Virginia Cooperative Extension Celebrates the 100th Anniversary of the Smith-Lever Act
Join Virginia Cooperative Extension as it celebrates the 100th anniversary of the Smith-Lever Act, which officially established the National Cooperative Extension System. Activities are being planned throughout the Commonwealth of Virginia to commemorate the centennial in 2014. Events will be held in local communities, recognition of our Extension volunteers, and even a Virginia Cooperative Extension Day on May 8! Check this site frequently for periodic centennial updates and articles about Virginia Cooperative Extension programs and events.
Join a Cumberland 4-H Club Now!
Are you looking for something fun and worthwhile for your child? Cumberland County has a Cloverbud Club for ages 5-8, a shooting club, a horse club and a livestock club for your child to join.
Please see the link below for more information about these Cumberland 4-H Clubs:
Cumberland 4H Clubs (PDF | 422KB)
Heart of Virginia Master Gardeners
What is a Master Gardener?
Virginia Cooperative Extension Master Gardeners are a unique group of volunteers who work under the guidance of VCE to provide unbiased, research-based, environmentally sound horticulture information to the public.
How Do I Become a Master Gardener?
Master Gardener Trainees complete 50 hours of classroom instruction in subjects such as basic botany; soils & fertilizers; plant propagation; diagnosing plant damage; pesticide use & safety; trees & shrubs; lawn & turf management; pruning; landscape design; water quality; and organic practices. After the classroom instruction has been satisfactorily completed, the trainee becomes a Master Gardener Intern. Interns are required to volunteer an additional 50 hours during their first year before becoming an official VCE Master Gardener. Active Master Gardeners must receive an additional 8 hours of advanced training and volunteer at least 20 hours each year to remain a VCE Master Gardener.
Click here to view the Heart of Virginia Master Gardener website
Central Piedmont Master Naturalists
The Virginia Master Naturalist Program is a statewide corps of volunteers providing education, outreach, and service dedicated to the beneficial management of natural resources and natural areas within their communities. Interested Virginians become Master Naturalists through training and volunteer service.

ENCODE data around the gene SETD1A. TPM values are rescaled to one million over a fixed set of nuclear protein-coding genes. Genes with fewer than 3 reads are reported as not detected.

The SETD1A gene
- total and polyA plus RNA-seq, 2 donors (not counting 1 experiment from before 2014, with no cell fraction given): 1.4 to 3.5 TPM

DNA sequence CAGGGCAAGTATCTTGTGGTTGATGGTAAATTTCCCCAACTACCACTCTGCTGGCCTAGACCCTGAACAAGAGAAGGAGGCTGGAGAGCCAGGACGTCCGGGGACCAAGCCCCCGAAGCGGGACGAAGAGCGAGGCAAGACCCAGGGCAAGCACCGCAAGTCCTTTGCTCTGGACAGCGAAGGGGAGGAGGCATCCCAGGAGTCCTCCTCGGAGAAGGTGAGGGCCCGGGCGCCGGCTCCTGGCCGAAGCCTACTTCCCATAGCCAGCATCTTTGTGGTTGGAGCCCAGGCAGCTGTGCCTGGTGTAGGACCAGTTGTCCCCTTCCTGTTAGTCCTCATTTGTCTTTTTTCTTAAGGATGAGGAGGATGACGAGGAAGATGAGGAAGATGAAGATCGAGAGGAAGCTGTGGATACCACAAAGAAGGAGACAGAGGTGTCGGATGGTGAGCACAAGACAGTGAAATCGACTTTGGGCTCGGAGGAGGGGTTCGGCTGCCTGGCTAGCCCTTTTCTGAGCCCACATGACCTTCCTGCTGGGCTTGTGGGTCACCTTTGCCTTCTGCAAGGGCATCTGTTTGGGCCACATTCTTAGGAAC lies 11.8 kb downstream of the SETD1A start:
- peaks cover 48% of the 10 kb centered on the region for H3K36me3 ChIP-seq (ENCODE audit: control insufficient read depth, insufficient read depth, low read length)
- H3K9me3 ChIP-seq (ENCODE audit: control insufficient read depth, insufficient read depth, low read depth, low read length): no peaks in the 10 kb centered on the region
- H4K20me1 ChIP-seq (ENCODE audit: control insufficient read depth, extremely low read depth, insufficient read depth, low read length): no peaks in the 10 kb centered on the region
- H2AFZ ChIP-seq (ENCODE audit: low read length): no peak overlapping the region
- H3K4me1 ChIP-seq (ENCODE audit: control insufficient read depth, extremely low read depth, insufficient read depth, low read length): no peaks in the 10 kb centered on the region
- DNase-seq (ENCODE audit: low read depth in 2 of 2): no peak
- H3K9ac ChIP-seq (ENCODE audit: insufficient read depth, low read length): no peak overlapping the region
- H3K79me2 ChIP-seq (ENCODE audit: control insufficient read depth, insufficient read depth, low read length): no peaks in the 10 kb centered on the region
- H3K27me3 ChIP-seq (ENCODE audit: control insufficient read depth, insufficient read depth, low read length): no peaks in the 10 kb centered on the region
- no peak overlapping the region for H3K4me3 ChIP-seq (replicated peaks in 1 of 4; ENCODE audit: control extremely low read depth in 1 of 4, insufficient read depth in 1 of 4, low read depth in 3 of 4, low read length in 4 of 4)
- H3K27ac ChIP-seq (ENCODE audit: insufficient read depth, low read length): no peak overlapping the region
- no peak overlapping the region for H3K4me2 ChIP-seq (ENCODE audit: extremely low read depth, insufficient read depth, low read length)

Who Can Participate?
People who are curious about nature, enjoy the outdoors, and want to be a part of natural resource management and conservation in Virginia are perfect candidates to become Virginia Master Naturalists. It is open to all adults regardless of race, color, national origin, sex, religion, age, disability, political beliefs, sexual orientation, or marital or family status.
Virginia Master Naturalists are volunteer educators, citizen scientists, and stewards helping Virginia conserve and manage natural resources and public lands. The process for becoming a certified Virginia Master Naturalist typically takes 6 to 12 months. One starts by completing a 40-hour basic training course offered by a local chapter of the program. An additional 8 hours of advanced training are also required. An important part of the certification process is the required 40 hours of volunteer service.
Chapters are in development across Virginia. In an area where there is no existing chapter, several interested people and an advisor from a sponsoring agency can start their own.
Click here to view the Central Piedmont Master Naturalist website